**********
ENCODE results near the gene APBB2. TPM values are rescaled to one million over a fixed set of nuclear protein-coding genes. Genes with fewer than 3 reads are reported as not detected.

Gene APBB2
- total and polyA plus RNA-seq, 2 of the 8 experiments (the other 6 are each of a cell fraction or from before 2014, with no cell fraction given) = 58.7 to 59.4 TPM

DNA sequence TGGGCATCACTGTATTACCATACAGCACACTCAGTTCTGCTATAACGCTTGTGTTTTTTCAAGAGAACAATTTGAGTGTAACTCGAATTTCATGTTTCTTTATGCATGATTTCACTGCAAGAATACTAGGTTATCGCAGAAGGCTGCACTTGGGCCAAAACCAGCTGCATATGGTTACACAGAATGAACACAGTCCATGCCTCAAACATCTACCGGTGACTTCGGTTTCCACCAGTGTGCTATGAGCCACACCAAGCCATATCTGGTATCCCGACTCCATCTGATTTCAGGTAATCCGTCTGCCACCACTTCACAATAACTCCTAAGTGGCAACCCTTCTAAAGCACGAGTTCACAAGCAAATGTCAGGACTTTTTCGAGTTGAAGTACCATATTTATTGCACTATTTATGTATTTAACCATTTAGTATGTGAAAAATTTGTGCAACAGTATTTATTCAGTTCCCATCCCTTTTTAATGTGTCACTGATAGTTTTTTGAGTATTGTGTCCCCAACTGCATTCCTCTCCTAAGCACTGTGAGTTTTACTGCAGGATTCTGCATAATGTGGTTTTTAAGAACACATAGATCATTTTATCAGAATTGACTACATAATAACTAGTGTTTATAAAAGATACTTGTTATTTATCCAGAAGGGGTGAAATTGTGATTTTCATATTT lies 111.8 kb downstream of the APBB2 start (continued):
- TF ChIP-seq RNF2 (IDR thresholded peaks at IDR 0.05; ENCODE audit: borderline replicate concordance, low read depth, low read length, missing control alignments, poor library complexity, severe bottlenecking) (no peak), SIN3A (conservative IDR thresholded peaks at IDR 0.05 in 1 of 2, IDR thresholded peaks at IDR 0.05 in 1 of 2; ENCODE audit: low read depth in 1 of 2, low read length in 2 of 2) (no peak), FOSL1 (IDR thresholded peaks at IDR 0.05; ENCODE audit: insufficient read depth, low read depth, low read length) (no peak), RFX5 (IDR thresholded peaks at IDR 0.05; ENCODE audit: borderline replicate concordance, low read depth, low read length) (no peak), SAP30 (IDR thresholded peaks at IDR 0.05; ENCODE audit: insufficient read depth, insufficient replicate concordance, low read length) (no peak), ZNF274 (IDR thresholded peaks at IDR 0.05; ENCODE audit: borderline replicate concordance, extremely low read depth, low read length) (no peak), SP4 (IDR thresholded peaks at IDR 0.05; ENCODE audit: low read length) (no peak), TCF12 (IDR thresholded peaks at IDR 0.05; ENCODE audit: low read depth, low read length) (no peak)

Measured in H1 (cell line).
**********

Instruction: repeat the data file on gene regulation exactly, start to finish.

ENCODE results near the gene APBB2. TPM values are rescaled to one million over a fixed set of nuclear protein-coding genes. Genes with fewer than 3 reads are reported as not detected.

Gene APBB2
- total and polyA plus RNA-seq, 2 of the 8 experiments (the other 6 are each of a cell fraction or from before 2014, with no cell fraction given) = 58.7 to 59.4 TPM

DNA sequence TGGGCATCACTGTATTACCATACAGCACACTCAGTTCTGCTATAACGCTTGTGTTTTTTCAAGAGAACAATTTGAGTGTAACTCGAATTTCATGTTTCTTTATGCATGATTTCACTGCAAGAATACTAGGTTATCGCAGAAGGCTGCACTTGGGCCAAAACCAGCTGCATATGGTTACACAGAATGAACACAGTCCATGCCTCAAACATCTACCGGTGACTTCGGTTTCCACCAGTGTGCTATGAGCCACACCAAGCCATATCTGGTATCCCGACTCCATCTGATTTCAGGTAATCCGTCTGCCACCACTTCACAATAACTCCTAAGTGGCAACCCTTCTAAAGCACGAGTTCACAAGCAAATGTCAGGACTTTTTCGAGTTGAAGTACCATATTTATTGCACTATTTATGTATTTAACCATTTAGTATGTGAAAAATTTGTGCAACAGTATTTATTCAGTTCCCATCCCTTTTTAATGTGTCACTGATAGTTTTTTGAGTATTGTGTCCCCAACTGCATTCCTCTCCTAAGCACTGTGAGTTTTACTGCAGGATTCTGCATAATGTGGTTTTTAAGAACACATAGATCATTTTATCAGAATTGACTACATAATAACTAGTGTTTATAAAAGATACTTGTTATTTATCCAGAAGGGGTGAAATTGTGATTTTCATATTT lies 111.8 kb downstream of the APBB2 start (continued):
- TF ChIP-seq RNF2 (IDR thresholded peaks at IDR 0.05; ENCODE audit: borderline replicate concordance, low read depth, low read length, missing control alignments, poor library complexity, severe bottlenecking) (no peak), SIN3A (conservative IDR thresholded peaks at IDR 0.05 in 1 of 2, IDR thresholded peaks at IDR 0.05 in 1 of 2; ENCODE audit: low read depth in 1 of 2, low read length in 2 of 2) (no peak), FOSL1 (IDR thresholded peaks at IDR 0.05; ENCODE audit: insufficient read depth, low read depth, low read length) (no peak), RFX5 (IDR thresholded peaks at IDR 0.05; ENCODE audit: borderline replicate concordance, low read depth, low read length) (no peak), SAP30 (IDR thresholded peaks at IDR 0.05; ENCODE audit: insufficient read depth, insufficient replicate concordance, low read length) (no peak), ZNF274 (IDR thresholded peaks at IDR 0.05; ENCODE audit: borderline replicate concordance, extremely low read depth, low read length) (no peak), SP4 (IDR thresholded peaks at IDR 0.05; ENCODE audit: low read length) (no peak), TCF12 (IDR thresholded peaks at IDR 0.05; ENCODE audit: low read depth, low read length) (no peak)

Measured in H1 (cell line).